On Friday night while I slept, my PowerBook G3 ran the latest preview release installation of MacOS X 10.2, a.k.a Jaguar.
In at least one respect, I’m not disappointed: As Wes Felter noted, it’s fast — much faster than 10.1.5. Apps load faster, the Finder is faster, software installations are faster, booting up is faster, and overall the OS is much more responsive.
And while here we are less than 5 days before Jaguar is officially released, it looks like I’m not going to “switch” any time soon. Why?…
There are two deal-stoppers for me, both of which are probably easy for someone to fix, but neither of which I have the knowledge or time to fix myself. Both are wireless-related:
First, I use a Logitech wireless USB keyboard about 50% of the time. It’s a back-saver for me. I don’t have to be tethered to a desk, so I can lean back or to the side, position the keyboard on my lap however I want, and if I start to feel tense or uncomfortable, I just move. While the keyboard works fine in Jaguar, there’s a problem: The Command and Option keys are swapped. Neither Logitech’s Control Center, nor a 3rd-party kernel hack, both of which worked in 10.1.5, work in 10.2. So if I were to switch to 10.2 now, I’d have to re-train my fingers to find the keys in their “new” locations. I’ve done it before, but it was a pain in the ass, and I’d rather not have to do it again.
(Logitech, if you’re listening, please make my keyboard work. Anyone else who knows how to re-map the Command and Option keys in Jaguar, please let me know how.)
The more important problem is that I’m on an 802.11b wireless connection 90% of the time, and my PowerBook is an early one which isn’t compatible with the “official” Apple AirPort card. I’ve been using a Lucent WaveLan, which has always been supported in OS 9, but not “officially” in OS X. That in itself isn’t a problem — the WaveLan card works just dandily in 10.1.x using an open-source driver, but the driver doesn’t work in Jaguar.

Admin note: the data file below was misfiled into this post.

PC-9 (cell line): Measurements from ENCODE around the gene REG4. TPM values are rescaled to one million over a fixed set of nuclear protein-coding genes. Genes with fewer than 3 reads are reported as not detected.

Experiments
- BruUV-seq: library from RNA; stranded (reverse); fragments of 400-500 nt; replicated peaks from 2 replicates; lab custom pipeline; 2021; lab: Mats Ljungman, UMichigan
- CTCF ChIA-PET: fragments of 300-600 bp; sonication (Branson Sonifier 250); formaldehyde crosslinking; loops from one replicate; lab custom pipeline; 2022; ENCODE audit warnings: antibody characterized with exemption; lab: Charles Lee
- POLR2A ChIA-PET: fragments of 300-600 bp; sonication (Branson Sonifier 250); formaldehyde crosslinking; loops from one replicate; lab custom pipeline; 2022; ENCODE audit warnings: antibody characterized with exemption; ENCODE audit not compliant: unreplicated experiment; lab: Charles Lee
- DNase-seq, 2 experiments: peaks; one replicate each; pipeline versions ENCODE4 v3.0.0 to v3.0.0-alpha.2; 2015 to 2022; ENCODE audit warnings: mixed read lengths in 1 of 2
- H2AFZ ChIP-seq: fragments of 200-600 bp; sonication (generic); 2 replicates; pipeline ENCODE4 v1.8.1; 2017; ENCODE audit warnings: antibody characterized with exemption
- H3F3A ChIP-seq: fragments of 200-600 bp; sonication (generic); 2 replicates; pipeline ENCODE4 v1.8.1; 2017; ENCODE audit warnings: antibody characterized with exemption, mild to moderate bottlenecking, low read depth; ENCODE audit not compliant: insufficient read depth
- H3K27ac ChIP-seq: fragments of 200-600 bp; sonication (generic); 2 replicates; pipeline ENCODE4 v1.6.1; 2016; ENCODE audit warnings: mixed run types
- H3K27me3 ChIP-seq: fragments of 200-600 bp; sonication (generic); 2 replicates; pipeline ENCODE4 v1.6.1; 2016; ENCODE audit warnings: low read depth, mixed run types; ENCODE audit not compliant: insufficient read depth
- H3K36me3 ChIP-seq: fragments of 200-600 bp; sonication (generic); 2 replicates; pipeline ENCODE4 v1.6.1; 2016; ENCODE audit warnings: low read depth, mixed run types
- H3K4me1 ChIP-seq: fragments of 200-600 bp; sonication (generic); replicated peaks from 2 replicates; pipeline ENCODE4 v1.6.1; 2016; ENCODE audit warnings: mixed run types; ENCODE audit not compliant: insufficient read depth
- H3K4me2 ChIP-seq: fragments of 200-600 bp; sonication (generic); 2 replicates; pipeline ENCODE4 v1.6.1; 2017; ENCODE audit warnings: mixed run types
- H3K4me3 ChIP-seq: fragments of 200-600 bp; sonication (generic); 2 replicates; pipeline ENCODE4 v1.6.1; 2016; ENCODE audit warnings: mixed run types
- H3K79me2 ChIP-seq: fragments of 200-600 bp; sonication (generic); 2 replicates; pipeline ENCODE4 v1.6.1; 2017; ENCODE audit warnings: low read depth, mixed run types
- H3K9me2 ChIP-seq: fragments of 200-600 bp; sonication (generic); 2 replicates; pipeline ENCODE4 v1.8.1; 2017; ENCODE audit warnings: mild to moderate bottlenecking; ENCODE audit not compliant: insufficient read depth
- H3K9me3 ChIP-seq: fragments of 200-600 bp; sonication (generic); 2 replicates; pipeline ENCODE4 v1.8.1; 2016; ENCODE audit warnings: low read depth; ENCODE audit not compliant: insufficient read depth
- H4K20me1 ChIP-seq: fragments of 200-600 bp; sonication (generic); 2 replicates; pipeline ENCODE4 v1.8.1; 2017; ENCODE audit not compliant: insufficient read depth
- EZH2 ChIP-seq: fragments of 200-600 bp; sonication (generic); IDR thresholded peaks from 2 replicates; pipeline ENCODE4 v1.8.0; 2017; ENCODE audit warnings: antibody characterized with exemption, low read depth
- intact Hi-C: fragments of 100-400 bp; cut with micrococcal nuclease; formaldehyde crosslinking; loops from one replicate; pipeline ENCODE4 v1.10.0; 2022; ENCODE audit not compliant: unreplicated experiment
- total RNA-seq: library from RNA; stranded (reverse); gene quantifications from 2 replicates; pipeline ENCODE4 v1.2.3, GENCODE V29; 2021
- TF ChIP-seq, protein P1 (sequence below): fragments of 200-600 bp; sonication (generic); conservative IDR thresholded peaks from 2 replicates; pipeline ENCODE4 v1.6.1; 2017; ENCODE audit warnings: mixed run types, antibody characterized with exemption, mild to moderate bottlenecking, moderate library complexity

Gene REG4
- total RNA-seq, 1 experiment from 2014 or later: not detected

Rob McKeever, the driver’s lead developer apparently has a fix as of at least two months ago according to this rather coy email to their support list, and while it may seem obvious to him how to get it to work with Jaguar, it’s not obvious to me. Reading between the lines, he may be trying to prevent people with unauthorized Jaguar installations from using his driver, but I don’t really see the point.
(Rob: If you’re reading this, I’d love to get some instructions for making your driver work on my 10.2 installation — build 6C115.)
A last minor gripe (not a deal-stopper): I still can’t play DVDs on my PowerBook. The PowerBooks released only six months later, with the same form-factor and processor speed can play DVDs, but this one can’t. I’ve never seen a definitive statement from Apple or anyone else about why it’s not possible to play DVDs on this machine. As far as I understand it, the video hardware in the PowerBook G3 Bronze (the one I have) and the PowerBook G3 Firewire is identical. The only reason that I can think of that the DVD Player would refuse to function, is that Apple really wants me to buy a TiBook. (I’d love to, but I can’t afford it.)
(Apple, if you’re reading, please make the DVD Player work on my two-year-old PowerBook without having to boot OS9.)
Are the days of painless legacy hardware support in MacOS over? I hope not. One of the biggest reasons I’ve stuch with Apple through thick and thin is that my hardware just keeps on working with new versions of the OS.
In fact, the Jaguar CDs I installed with were buned on a 6-year-old 4x Yamaha SCSI CDR, using Toast 3.5 running on MacOS 9.2 on a PowerTower Pro 225. That machine shipped with MacOS 7, and now (surprisingly) runs MacOS X 10.1.5 most of the time, thanks to this unsupported hack.
At one time, I even had a pair of Mac512’s that were upgraded to have SCSI and 4MB of RAM (i.e. MacPlus), and they ran System 7 just fine, network and all.
Here’s hoping that my reliance on older hardware isn’t about to bite me in the ass.